Most higher ed communications leaders recognize the importance of a strong communications platform for their institution’s president or chancellor. It’s not about self-aggrandizement for the boss, but the understanding that the presidential bully pulpit is a key component of an integrated, comprehensive communications strategy to advance mindshare, reputation and engagement.
We saw this first-hand when working with then-University of Michigan President Mary Sue Coleman. President Coleman used her leadership platform wisely and proactively to support larger university communications efforts. Her voice was a singular and strong one, whether speaking out in support of affirmative action or advancing the state’s economic development agenda. None of that work was unplanned or ad hoc, however: it was the result of careful and consistent planning and focus over all the years of her tenure.
Other good examples of college and university leaders who are effectively using their public voices are highlighted in a recent piece in Inside Higher Education on “The Changing Relationship Between College President and Their Brands,” and in PRG’s year-in-review blog posts for 2018 and 2017.
As with every effective communications effort, executive communication is only as good as its strategy and its implementation in tandem. A solid strategy is not enough without consistent and dogged implementation over time; but throwing up one tactic after another without a strategic game plan in place is not likely to add up to more than a bunch of disaggregated parts.
Here’s the planning model we share with clients who want to shape effective executive communications support for presidents and chancellors:
Part One: Develop a strategic executive communication plan – collaboratively and deliberatively.
Put the folks around the planning table who represent key stakeholder audiences on the front end, and ask for their collective wisdom in building a shared plan: articulate clear goals; develop key messages and themes to be delivered consistently; identify target audiences and sub audiences; and shape strategies and tactics to advance the goals (such as the chancellor’s media outreach, op-eds, speaking engagements, community and political engagement, alumni and donor outreach, special events, and internal communications activities to reach faculty, staff and students). Write the plan down. Hold yourselves accountable to the work you have co-created. Over the last three-and-a-half years, we have facilitated several workshop-style sessions to help in-house teams develop the main elements of plans like this, and each has been a rewarding, strategic and unifying experience for the participants.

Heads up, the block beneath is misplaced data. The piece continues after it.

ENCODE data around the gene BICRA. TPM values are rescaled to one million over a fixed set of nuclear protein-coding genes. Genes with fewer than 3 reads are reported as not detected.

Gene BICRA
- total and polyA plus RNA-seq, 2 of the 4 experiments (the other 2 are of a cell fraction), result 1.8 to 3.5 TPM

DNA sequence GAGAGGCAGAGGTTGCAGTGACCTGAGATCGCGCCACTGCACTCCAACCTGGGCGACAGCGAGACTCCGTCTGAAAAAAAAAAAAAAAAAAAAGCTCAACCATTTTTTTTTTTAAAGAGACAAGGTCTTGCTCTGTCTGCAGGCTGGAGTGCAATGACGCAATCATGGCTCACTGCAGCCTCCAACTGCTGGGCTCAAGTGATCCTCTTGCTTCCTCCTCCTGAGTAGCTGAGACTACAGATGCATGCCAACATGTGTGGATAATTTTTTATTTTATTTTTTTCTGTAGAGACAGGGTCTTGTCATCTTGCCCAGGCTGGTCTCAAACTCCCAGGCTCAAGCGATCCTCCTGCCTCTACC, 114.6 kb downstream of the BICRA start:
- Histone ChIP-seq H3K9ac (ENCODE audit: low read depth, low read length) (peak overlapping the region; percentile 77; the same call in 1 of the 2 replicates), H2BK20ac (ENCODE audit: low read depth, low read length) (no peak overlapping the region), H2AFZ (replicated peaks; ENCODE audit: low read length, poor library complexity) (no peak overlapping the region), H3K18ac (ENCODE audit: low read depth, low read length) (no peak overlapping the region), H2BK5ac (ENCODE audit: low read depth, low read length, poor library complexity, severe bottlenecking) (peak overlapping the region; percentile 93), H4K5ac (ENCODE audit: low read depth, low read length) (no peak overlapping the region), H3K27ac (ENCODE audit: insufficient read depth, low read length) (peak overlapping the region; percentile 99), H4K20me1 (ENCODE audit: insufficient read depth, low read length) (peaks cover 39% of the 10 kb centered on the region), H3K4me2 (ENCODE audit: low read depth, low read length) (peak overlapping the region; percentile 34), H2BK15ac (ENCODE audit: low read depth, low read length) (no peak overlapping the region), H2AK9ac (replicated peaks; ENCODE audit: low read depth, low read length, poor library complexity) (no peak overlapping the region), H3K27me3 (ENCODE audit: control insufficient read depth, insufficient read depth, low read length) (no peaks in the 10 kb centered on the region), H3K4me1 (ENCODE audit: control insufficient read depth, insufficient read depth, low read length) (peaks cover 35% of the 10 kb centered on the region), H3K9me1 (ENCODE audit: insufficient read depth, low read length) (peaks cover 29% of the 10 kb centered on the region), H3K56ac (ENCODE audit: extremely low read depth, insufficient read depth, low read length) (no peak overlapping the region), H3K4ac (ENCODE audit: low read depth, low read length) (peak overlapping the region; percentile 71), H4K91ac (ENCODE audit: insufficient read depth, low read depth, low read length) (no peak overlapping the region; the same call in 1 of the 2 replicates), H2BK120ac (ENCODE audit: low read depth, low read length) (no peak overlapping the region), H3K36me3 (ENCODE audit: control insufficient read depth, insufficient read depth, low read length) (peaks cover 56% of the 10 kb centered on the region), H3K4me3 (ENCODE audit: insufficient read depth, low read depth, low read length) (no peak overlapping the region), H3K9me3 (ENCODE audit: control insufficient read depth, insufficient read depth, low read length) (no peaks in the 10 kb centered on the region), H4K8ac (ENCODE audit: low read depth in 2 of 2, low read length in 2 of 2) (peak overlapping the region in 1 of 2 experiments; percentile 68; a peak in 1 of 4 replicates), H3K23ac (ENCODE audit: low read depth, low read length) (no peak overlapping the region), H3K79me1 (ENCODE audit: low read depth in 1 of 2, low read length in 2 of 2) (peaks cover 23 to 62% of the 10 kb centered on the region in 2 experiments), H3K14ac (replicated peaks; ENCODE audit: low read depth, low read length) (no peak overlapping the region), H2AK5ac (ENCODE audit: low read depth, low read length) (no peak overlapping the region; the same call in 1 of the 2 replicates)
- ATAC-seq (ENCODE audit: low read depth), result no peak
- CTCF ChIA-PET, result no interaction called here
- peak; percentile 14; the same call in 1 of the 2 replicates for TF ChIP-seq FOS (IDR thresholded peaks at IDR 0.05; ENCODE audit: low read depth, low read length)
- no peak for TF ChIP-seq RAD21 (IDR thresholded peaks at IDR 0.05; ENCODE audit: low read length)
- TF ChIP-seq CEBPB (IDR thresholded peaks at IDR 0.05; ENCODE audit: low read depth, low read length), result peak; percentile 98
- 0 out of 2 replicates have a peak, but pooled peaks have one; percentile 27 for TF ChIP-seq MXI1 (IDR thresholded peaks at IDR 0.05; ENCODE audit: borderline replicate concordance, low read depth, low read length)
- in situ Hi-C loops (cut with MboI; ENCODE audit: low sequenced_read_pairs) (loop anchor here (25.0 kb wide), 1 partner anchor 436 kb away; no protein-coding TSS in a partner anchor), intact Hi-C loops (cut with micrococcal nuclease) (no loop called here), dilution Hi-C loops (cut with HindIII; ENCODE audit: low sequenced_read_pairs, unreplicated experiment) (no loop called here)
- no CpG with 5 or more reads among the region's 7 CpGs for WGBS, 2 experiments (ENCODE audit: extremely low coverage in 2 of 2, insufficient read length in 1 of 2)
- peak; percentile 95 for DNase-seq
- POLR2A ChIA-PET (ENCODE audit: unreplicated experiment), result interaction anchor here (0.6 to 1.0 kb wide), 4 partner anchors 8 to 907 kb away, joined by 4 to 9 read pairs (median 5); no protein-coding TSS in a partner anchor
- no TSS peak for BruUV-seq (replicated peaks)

Part Two: Establish an executive communications team to implement the work.
Key members of the team that designed the strategy can then meet regularly to implement the work. This often includes leaders in communications/public affairs, development, government and community relations as well as members of the president’s office, such as a chief of staff and executive assistant/scheduler. We recommend that the institution’s vice president for communications or perhaps the president’s chief of staff chair this group, driving an agenda to review the president’s calendar and coordinate communications activities accordingly. The regular discipline of focused time together can enable the team to function collaboratively and efficiently, work consistently at implementation over time, plan proactively, and maximize the president’s time dedicated to these functions.
Increasingly, we are asked for guidance about how to best shape an executive communications position to be the day-to-day point person for this work, and often to draft speeches and remarks and other materials for the president. We have seen the position function well when located either in the chancellor’s office or in the communications division, but only when there is a high degree of collaboration and connectivity between the two units. Most importantly, a director of executive communications is not only a writer but also strategist: someone who has a deep understanding of how the president thinks, and is always considering where the leadership voice can contribute the most.
Of course, there is a prerequisite for all this work to be successful: The president or chancellor needs to buy in and commit to the plan. We talk to leaders across the country who understand how important it is to get this right, but who also rightly need to see the value of their time commitment. Also, if the plan fails to reflect the leader’s vision and voice, it has little chance of implementation that will “stick.” Best to engage the president early for idea generation and discussions about why this work is so important and what it will take to do it well.